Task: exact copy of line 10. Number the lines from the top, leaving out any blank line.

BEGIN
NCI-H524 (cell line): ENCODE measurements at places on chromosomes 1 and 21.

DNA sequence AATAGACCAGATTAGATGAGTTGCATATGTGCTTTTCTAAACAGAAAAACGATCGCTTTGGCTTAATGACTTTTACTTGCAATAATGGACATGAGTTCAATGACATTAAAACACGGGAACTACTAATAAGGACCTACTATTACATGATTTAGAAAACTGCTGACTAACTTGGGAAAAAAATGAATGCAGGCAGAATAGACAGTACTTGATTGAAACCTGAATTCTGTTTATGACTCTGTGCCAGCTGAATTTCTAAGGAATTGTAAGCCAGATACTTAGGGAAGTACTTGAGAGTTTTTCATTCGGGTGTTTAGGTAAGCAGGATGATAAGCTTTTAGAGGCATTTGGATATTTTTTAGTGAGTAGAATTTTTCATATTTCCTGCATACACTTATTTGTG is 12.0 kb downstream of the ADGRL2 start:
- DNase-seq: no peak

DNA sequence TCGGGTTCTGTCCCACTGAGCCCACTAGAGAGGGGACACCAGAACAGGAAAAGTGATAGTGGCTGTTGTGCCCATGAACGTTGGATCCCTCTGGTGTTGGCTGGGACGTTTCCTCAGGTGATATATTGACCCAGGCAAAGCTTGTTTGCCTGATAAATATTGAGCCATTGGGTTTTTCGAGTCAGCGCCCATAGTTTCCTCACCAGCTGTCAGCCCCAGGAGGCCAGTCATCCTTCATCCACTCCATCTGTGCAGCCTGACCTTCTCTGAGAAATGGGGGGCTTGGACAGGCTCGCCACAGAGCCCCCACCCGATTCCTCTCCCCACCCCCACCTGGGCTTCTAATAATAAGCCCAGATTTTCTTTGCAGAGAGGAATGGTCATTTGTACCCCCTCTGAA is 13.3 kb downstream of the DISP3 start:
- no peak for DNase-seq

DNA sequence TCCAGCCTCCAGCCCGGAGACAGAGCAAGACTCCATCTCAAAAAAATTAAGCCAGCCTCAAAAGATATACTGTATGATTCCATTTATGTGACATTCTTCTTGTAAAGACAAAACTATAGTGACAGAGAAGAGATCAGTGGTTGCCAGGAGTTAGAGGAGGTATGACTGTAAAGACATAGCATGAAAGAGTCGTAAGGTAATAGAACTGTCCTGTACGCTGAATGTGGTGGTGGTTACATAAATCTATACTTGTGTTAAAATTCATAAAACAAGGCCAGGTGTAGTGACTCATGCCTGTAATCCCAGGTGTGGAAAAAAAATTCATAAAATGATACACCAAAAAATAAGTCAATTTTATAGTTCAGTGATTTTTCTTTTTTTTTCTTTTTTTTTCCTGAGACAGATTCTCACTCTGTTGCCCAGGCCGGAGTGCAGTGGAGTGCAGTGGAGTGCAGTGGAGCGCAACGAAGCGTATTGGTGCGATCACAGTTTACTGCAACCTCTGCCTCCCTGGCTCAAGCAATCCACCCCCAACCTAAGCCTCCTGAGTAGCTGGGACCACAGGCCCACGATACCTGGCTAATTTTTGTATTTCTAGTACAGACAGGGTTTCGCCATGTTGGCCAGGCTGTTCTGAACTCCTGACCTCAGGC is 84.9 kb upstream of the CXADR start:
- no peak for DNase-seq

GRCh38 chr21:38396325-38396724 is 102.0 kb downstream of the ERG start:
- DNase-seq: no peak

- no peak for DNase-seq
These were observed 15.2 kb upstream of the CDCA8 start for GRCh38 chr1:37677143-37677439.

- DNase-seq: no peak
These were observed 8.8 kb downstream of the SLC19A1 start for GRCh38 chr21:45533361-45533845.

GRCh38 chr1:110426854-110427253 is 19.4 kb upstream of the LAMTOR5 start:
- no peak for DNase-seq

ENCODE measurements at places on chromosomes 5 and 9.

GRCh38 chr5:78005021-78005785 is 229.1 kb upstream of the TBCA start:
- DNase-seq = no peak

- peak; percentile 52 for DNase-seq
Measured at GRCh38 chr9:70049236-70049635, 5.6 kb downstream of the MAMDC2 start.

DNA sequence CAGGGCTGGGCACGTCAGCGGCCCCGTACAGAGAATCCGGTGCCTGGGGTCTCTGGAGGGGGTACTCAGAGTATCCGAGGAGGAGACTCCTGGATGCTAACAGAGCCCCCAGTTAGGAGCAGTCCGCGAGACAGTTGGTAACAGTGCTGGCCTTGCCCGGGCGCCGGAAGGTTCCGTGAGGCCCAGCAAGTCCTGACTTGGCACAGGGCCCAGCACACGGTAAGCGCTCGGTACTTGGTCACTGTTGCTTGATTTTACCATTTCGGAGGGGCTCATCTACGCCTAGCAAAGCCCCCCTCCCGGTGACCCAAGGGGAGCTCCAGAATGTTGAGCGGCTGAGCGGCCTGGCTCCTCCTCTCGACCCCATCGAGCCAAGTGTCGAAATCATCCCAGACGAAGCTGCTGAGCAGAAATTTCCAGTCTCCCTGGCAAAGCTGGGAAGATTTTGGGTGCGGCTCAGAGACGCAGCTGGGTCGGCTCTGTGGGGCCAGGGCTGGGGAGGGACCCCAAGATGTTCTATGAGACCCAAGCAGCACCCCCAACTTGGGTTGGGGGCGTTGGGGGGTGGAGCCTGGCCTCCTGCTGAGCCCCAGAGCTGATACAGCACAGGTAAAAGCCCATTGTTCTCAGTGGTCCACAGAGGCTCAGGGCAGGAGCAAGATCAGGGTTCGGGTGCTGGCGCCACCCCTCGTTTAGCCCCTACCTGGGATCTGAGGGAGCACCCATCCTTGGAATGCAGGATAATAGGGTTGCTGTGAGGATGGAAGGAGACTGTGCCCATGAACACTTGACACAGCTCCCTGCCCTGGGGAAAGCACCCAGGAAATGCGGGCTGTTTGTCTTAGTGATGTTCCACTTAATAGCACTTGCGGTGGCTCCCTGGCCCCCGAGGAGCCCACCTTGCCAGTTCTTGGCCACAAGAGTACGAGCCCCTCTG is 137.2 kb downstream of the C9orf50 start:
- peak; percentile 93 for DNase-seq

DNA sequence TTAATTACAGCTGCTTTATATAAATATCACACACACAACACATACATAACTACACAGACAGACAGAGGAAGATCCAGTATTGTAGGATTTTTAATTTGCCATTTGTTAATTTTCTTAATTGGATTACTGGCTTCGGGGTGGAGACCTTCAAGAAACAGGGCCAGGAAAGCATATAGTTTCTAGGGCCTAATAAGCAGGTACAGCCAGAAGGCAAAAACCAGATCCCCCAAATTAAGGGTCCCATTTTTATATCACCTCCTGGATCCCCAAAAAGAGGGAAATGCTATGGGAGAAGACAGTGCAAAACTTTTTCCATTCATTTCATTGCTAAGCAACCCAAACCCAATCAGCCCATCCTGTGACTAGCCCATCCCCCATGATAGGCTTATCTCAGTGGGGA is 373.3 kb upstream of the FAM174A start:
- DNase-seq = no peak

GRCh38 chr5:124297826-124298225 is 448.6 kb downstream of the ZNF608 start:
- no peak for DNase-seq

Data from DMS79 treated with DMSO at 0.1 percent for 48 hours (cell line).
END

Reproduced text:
- no peak for DNase-seq